Tue, Nov 06, 2012 - Page 3 News List

New baseball film aims to evoke more innocent era

GLORY DAYS:The upcoming film was written by the director of ‘Seediq Bale’ and tells the story of Taiwan’s first baseball team, a multiethnic team in the colonial era

Staff writer, with CNA

Movie director Wei Te-sheng, third from left, poses with actors and other people working on Kano, an upcoming film about Taiwan’s first baseball team, at a press conference in Taipei yesterday.

Photo: Sung Chih-hsiung, Taipei Times

An upcoming film about the nation’s first baseball team aims to bring back the spirit of a more innocent era and inspire audiences to view the world in a less complicated way, one of the film’s producers said yesterday.

“When we view baseball from a modern perspective, we cannot escape falling into the traps of fame and wealth, but if we look at baseball in the past, there is a real sense of innocence,” film director Wei Te-sheng (魏德聖) told reporters after a press conference to announce that the film, Kano, would begin shooting tomorrow.

Wei, who wrote the script after reading about the team in a bookstore seven years ago, said he hoped the film would inspire audiences to think about the future not only from the perspective of the present, but also of the past.

The 43-year-old director is known for last year’s NT$700 million (US$23.9 million) epic film Warriors of the Rainbow: Seediq Bale, which dramatized a violent anti-Japanese uprising in Taiwan in 1930.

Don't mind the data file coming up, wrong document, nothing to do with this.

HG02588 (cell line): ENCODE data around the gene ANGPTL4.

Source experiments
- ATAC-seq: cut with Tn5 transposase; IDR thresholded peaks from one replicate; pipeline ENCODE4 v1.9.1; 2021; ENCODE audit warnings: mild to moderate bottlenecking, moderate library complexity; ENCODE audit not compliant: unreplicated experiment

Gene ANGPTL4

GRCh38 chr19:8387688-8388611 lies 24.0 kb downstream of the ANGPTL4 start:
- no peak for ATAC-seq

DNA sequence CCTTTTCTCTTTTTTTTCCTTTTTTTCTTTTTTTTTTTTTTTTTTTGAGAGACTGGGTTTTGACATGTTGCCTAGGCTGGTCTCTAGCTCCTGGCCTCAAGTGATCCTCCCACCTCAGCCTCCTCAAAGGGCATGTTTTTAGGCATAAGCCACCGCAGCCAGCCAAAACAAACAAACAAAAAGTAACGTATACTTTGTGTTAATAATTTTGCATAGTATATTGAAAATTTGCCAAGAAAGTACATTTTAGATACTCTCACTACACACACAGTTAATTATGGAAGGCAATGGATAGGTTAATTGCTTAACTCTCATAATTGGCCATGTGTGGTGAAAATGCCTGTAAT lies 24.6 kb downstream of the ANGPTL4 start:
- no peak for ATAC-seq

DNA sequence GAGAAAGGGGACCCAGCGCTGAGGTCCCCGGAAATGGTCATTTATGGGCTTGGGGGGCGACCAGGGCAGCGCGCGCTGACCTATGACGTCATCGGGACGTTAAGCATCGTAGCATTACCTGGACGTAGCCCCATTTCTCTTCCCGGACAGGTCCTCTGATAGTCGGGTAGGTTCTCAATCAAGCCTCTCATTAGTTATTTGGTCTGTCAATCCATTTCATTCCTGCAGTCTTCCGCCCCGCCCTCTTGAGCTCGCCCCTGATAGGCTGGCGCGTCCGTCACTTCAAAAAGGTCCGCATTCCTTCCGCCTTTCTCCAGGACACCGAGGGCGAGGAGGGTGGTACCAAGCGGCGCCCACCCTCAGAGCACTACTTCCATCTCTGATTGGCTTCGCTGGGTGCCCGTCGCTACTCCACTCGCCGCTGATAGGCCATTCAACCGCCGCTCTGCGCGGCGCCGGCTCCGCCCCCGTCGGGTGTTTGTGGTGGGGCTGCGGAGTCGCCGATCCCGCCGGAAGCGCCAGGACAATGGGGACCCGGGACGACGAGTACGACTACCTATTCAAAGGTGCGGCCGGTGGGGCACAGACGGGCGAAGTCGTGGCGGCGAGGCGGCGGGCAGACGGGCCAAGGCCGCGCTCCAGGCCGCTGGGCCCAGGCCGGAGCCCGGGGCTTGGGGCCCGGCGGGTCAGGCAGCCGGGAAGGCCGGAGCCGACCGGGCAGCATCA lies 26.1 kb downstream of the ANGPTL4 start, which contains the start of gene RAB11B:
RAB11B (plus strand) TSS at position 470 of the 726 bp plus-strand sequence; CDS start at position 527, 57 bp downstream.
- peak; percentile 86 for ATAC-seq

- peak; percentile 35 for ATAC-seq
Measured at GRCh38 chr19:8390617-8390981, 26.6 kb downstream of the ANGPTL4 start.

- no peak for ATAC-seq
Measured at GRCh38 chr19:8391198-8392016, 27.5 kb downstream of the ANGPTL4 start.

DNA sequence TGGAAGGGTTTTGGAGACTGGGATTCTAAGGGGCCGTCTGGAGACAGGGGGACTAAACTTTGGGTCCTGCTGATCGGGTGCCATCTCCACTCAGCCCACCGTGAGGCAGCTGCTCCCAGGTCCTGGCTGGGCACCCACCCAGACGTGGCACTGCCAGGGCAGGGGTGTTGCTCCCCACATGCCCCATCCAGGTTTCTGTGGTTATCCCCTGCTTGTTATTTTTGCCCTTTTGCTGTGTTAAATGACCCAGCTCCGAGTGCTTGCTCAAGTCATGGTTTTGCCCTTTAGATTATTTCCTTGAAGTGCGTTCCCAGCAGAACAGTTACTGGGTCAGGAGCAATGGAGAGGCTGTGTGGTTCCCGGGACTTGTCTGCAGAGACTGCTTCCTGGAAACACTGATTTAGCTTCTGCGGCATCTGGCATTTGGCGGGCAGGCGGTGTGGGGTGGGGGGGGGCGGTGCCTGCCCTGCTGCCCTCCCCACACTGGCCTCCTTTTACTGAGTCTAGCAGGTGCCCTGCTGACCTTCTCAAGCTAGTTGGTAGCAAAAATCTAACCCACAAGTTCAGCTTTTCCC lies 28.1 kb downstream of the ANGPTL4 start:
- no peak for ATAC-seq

Set in 1931, when Taiwan was a colony of Japan, Kano tells the true story of a high-school baseball team from Chiayi that traveled to Japan that summer to play in the Koshien Tournament, a renowned high-school baseball tournament.

Taking its title from the team’s name, the film portrays the rigorous training practices of the team, which was composed of Japanese and Taiwanese athletes of both Han Chinese and Aboriginal descent, and how it advanced to the finals of the tournament.

Umin Boya (馬志翔), the director of the film, was on a baseball team when he was a junior-high school student and said just reading the script gave him goose bumps.

“I was also an athlete and I see myself in the story,” the director said, adding that he went through the same experiences as the players in the film.

“Taiwan has been lacking something like this, an inspiring sports film that has a firm connection to the country and resonates with the Taiwanese audience,” he said in a statement.

The film has a budget of about NT$250 million and will be shot over a 14-week period in Chiayi, Greater Tainan, Greater Kaohsiung and Greater Taichung.

It is expected to hit theaters in the spring of 2014.

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